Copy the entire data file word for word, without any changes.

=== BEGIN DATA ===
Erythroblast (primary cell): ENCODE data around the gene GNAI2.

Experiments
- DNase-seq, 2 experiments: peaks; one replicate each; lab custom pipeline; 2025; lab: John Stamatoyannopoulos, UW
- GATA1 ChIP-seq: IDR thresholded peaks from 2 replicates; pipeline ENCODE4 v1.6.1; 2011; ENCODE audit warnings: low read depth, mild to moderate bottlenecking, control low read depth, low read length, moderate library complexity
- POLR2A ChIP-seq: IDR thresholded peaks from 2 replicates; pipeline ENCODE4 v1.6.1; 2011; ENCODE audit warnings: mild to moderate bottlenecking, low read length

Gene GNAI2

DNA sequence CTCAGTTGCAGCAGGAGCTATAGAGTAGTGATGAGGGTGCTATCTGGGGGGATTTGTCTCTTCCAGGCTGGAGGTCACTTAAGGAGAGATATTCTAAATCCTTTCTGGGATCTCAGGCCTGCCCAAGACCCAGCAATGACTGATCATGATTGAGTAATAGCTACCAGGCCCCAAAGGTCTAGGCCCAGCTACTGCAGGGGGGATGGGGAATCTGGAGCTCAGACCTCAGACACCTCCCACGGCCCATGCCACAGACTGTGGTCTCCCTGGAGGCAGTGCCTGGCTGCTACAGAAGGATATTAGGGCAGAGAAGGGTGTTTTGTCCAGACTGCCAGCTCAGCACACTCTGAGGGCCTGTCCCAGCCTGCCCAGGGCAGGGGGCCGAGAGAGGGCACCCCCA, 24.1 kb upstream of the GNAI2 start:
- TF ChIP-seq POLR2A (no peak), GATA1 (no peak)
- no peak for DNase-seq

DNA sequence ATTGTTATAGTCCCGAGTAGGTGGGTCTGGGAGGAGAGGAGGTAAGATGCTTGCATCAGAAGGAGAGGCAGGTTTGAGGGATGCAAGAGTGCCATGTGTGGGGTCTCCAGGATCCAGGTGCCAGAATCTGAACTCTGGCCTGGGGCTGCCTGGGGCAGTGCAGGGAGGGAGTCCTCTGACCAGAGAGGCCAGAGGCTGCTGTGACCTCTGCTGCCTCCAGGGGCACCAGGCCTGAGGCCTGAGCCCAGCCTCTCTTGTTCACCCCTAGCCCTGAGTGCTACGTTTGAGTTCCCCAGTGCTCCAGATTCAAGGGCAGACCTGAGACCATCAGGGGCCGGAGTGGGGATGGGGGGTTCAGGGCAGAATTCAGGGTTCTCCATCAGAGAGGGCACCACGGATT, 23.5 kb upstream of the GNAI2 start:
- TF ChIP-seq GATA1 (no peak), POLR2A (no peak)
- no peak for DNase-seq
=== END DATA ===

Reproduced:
Erythroblast (primary cell): ENCODE data around the gene GNAI2.

Experiments
- DNase-seq, 2 experiments: peaks; one replicate each; lab custom pipeline; 2025; lab: John Stamatoyannopoulos, UW
- GATA1 ChIP-seq: IDR thresholded peaks from 2 replicates; pipeline ENCODE4 v1.6.1; 2011; ENCODE audit warnings: low read depth, mild to moderate bottlenecking, control low read depth, low read length, moderate library complexity
- POLR2A ChIP-seq: IDR thresholded peaks from 2 replicates; pipeline ENCODE4 v1.6.1; 2011; ENCODE audit warnings: mild to moderate bottlenecking, low read length

Gene GNAI2

DNA sequence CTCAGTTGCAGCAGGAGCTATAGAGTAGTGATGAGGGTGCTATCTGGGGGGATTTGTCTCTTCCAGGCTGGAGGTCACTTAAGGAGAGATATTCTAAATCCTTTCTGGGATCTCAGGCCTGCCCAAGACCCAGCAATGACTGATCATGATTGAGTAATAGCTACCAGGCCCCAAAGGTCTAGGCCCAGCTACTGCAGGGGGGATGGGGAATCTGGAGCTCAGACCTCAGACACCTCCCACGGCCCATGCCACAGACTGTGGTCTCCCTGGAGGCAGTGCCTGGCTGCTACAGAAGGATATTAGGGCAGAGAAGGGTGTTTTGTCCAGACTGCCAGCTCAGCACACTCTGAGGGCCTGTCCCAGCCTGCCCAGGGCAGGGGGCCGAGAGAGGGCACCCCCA, 24.1 kb upstream of the GNAI2 start:
- TF ChIP-seq POLR2A (no peak), GATA1 (no peak)
- no peak for DNase-seq

DNA sequence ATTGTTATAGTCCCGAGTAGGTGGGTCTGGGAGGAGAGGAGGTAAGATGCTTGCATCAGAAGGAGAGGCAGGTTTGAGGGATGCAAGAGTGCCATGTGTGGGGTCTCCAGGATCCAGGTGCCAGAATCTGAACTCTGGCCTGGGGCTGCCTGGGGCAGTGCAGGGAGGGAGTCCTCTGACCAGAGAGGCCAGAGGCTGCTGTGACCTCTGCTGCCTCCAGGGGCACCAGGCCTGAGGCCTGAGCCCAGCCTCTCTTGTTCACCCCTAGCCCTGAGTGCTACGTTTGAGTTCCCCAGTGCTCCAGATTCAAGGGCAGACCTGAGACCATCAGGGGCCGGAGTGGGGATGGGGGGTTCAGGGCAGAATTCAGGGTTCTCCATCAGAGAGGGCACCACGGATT, 23.5 kb upstream of the GNAI2 start:
- TF ChIP-seq GATA1 (no peak), POLR2A (no peak)
- no peak for DNase-seq